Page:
The White House is trying to lend a hand to an audience member from the CBS News Town Hall with President Obama broadcast on "The Early Show" Thursday.
Karin Gallo, a 43-year-old federal employee - a spokesperson for the National Zoo and public affairs specialist - is slated to lose her job in four weeks due to budget cuts. She's also seven months into a high-risk pregnancy with her first child, and in the midst of building a house.
With no job offers in sight, she, "What would you do if you were me?"
Mr. Obama didn't answer the (seemingly rhetorical) question directly, but he used Gallo's story as a means to defend government workers at all levels who are being laid off.
He also said, "We can have a conversation, maybe, afterwards."
On "The Early Show" Friday, Gallo said that, while she didn't get to speak directly with the president, she did have a conversation with a White House staffer on Thursday who seemed eager to help, and told her several other staffers were trying to come to her aid, as well. Gallo added that she also got a phone call late Thursday from the Presidential Personnel Office, which wants her to come in Monday for an informational interview.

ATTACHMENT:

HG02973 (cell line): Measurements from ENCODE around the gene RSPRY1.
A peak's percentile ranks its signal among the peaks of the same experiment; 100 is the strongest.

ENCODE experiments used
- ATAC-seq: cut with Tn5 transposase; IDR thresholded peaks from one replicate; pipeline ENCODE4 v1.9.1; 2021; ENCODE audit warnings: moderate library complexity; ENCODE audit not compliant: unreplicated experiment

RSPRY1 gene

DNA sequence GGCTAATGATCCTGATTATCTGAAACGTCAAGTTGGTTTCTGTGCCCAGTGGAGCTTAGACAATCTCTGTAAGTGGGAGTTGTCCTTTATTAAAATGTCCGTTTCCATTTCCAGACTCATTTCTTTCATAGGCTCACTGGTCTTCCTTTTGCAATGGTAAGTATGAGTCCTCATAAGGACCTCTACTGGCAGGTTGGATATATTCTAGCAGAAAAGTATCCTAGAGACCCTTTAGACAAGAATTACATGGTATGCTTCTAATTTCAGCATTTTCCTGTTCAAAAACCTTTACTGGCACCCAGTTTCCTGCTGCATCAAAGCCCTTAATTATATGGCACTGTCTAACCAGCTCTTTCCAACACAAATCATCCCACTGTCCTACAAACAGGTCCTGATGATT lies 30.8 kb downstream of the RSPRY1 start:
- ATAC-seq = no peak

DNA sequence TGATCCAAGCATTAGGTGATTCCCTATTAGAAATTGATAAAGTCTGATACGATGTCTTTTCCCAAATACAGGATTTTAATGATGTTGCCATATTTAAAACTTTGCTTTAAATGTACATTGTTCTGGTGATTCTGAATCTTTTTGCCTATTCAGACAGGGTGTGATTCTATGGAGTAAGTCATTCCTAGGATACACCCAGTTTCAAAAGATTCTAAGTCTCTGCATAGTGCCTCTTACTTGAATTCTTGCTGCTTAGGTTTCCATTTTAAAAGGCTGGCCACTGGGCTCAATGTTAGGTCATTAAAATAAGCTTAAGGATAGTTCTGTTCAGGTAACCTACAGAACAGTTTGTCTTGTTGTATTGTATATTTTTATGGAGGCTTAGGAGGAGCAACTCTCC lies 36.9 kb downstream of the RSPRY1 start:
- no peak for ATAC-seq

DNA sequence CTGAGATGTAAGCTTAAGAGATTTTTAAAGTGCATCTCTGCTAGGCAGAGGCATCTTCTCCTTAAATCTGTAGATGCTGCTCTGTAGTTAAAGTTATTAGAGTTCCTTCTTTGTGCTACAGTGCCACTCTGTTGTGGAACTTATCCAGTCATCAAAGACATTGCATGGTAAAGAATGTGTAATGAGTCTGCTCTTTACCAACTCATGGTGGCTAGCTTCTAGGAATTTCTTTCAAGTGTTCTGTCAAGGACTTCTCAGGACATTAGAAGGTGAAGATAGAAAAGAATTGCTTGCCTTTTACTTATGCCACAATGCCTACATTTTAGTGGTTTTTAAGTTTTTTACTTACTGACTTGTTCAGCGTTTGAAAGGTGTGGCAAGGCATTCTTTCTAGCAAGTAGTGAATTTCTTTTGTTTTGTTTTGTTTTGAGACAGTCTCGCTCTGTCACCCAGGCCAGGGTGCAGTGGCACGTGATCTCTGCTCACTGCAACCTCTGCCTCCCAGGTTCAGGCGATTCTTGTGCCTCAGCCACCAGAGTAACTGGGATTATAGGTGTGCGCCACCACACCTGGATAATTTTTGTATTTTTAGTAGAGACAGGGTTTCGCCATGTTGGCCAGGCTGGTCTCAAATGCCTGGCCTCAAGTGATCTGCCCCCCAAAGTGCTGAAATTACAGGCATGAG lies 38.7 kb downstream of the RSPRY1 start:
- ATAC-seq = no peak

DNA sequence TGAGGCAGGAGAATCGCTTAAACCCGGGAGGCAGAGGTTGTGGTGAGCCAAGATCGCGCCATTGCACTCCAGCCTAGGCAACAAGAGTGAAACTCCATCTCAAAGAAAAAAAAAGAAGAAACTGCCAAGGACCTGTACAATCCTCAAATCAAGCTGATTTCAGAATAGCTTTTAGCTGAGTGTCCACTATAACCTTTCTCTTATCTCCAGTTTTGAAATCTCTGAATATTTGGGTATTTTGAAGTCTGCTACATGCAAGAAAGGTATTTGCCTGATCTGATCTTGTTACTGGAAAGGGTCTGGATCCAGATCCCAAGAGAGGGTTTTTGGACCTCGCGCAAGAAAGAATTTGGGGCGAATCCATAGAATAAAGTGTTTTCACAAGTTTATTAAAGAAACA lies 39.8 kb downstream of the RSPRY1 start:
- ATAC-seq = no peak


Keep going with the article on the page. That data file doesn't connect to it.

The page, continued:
Asked by co-anchor Erica Hill what she'd say to other job seekers who weren't fortunate enough to come to the president's personal attention, Gallo said she "never once thought there was no light at the end of the tunnel. I definitely thought there was going to be something on the other end. ... I always just kept the faith that something was going to happen, that there was going to be an opportunity. I completely lucked out that the opportunity was so huge for me. But I guess I speak for a lot of Americans who are out of work and frustrated. And I just have to say - keep the faith and know that there is something at the end of the tunnel."